“The beauty of the movie and our director Elfar is that there is the subtle touch, a lot remains unsaid. That’s a beautiful thing about the script and the movie, that it is not just open for interpretation but there’s just space to see these people deal with emotion in the most human way possible.
“There’s not spiels of monologues about their past, it’s really subtle and beautiful and moving and stoic and each of them are dealing with their own version of pain.”
A lot of Sarah’s work has been in America for years but Sarah is delighted to tell us she is at “home” in Dublin for our chat. She says getting to film End of Sentence in Ireland was a joy.
“What was amazing about this project was the fact that it did bring me home to Ireland. It not only brought me home but it brought me around the country. We filmed in the most beautiful parts of our countryside.
“It was actually a real treat to revisit places I hadn’t been since I was a kid. Going down to Wexford and Sligo. Actually it was really special.
“I’m always happy to see that so much is now filming in Ireland. It’s just blown up. It makes me so happy. The opportunities keep rising to work back here, back home.”
Made in 2019, End of Sentence was all filmed before the words Covid-19 and pandemic had even entered the vocabulary.
“It’s so lovely, this is my third movie to open during the pandemic. Third. I have not been to a premiere in so long.
“I had A Good Woman is Hard to Find which we did get to do the festival circuit with but that opened in April 2020.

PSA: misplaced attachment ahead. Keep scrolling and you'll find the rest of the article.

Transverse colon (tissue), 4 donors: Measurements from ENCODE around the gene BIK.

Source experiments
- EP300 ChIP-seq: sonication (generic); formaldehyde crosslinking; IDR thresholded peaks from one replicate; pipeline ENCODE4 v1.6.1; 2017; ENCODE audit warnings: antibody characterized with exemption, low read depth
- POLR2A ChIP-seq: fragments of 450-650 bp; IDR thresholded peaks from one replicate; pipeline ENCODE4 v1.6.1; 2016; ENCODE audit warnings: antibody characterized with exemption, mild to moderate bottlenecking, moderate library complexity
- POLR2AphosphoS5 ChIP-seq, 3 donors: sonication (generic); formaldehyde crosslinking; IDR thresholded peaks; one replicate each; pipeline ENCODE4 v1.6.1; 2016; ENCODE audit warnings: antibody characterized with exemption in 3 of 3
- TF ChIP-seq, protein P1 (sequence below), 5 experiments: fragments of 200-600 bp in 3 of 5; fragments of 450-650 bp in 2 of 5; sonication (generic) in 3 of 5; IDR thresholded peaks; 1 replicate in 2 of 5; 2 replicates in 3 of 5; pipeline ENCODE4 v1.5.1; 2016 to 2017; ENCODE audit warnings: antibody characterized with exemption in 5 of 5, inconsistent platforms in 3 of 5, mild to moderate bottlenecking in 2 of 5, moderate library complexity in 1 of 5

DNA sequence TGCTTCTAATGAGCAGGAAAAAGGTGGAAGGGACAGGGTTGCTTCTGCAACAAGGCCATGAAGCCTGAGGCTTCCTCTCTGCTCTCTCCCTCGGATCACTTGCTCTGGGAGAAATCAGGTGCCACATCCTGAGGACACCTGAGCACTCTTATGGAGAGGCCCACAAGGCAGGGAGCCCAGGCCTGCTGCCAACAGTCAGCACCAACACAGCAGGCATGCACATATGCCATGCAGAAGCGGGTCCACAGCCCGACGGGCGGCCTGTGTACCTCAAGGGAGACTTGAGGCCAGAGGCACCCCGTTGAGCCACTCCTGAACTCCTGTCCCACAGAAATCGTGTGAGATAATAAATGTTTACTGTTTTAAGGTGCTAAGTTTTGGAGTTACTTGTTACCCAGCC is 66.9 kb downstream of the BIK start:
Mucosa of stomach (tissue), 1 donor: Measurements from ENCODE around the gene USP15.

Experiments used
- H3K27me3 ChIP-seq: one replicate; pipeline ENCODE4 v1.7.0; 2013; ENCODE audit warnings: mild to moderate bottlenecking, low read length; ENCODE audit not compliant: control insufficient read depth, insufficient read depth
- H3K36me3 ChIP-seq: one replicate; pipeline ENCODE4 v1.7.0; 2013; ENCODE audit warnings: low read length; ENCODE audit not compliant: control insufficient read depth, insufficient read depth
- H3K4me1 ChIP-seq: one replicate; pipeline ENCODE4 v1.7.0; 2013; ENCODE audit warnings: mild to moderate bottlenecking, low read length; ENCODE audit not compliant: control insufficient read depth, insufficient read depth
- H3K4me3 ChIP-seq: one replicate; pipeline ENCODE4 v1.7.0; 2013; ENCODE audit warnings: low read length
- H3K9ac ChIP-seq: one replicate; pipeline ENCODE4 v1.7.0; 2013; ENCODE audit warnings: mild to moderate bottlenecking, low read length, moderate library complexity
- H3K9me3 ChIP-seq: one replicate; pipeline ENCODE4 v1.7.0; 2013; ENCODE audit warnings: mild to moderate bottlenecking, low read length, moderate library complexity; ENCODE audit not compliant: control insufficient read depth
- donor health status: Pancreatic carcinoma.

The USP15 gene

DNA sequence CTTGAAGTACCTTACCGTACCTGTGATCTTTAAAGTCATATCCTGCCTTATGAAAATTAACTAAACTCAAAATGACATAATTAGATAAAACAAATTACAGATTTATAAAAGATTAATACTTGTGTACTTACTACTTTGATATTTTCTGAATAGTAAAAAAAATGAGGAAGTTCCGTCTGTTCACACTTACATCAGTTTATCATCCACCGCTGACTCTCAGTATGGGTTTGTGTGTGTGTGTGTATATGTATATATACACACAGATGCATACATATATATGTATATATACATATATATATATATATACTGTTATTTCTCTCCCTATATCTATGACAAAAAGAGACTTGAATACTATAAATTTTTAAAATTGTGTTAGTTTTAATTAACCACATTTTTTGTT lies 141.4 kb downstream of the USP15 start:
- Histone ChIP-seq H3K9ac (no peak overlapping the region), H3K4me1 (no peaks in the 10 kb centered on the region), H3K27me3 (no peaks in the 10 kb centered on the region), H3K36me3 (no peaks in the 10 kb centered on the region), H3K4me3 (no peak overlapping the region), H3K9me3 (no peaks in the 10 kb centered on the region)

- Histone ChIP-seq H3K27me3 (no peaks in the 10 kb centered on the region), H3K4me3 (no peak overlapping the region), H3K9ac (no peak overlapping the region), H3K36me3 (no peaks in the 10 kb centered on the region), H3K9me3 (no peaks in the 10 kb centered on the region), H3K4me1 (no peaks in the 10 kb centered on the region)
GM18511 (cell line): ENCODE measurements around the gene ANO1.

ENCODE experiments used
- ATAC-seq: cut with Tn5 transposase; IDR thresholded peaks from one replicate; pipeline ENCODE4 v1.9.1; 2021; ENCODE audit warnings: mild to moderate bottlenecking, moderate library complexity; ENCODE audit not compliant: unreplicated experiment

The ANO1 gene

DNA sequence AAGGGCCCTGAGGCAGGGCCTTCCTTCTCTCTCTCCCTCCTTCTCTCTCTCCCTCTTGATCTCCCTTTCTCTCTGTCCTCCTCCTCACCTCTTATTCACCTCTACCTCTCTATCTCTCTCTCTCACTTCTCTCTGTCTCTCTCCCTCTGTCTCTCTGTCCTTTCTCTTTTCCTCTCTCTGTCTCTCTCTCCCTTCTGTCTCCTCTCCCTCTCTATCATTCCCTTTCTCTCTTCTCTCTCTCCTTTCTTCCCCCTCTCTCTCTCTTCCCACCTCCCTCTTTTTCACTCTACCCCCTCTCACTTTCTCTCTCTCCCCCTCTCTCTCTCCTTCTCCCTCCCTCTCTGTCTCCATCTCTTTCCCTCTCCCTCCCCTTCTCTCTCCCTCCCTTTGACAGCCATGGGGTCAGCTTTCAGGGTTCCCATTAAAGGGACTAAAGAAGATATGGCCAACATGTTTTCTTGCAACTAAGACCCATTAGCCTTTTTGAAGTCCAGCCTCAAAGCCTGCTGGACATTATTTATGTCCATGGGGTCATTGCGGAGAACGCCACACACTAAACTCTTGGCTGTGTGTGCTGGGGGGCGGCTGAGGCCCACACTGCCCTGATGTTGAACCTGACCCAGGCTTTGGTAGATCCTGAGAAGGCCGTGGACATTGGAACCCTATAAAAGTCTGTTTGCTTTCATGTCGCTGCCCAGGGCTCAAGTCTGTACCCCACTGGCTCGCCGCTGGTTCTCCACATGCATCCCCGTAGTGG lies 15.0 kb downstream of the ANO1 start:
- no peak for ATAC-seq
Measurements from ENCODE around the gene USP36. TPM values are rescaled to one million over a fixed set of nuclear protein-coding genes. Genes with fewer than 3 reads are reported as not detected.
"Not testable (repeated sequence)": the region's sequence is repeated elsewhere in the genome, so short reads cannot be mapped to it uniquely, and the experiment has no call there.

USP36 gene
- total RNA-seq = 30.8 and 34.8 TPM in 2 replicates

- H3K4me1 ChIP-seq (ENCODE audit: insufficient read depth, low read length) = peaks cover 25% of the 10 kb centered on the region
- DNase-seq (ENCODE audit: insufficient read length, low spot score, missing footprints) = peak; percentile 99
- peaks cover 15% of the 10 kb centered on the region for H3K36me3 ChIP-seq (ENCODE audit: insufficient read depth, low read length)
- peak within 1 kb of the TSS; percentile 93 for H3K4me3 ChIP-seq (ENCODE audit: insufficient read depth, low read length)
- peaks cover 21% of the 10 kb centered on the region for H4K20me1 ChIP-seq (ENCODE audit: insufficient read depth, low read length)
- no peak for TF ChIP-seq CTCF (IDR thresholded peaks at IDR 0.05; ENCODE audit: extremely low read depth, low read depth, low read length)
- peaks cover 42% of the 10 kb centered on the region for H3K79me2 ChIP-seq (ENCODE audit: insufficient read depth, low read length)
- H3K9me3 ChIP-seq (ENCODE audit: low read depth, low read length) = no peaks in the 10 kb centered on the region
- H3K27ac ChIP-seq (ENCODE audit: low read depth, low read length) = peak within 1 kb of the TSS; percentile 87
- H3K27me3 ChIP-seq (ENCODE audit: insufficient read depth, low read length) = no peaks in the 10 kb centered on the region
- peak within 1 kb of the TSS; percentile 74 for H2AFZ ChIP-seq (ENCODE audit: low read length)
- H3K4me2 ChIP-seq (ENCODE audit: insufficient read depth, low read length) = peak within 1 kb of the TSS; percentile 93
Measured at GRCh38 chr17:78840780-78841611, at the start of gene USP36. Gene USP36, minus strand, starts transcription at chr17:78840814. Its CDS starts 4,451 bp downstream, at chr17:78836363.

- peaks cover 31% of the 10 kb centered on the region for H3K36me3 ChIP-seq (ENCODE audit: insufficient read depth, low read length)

“Then I had We Broke Up which is a comedy I did and that just opened in the states, I don’t think it has come to the UK and Ireland yet but that just opened three weeks ago and now End of Sentence and it’s just been one of those things where I’m like, ‘How have all these things happened during the pandemic?'”
Sarah got an early start in the business. She was no more than eight when her first movie A Love Divided, starring Liam Cunningham and Orla Brady, was released in 1999.
The true story of a Catholic man and his Protestant wife and the row over where their children will go to school, Sarah plays one of the children at the centre of the story.
She would then star in Jim Sheridan’s In America when she and her younger sister Emma played the surviving children of Paddy Considine and Samantha Morton’s grieving parents.
She appears to have never looked back with hardly a gap in her activity up until now.
“I never, ever fell out of love with it. I think that happens to a lot of child actors who start really young. I think you grow out of it. You grow out of the concept.
“It’s a hard job. It’s hard work. You’re away from your family, you’re away from your friends all the time. It’s hard to maintain relationships.
“It’s hard to maintain stability in your life but I find myself constantly and irreversibly in love with my job and it’s been that way since I was six years old. It genuinely hasn’t changed.
“My passion for new scripts, my passion for the difficult stuff like the auditions or the screen tests or those things when you have fight so hard to get jobs- I still love all that.
“It’s so important to me and I’ve been really fortunate that I didn’t stop at the age of 13 or a bit of time after I started.
“It has been a constant in my life and one that I would be lost without.”
End of Sentence is on digital download from Blue Finch Film Releasing.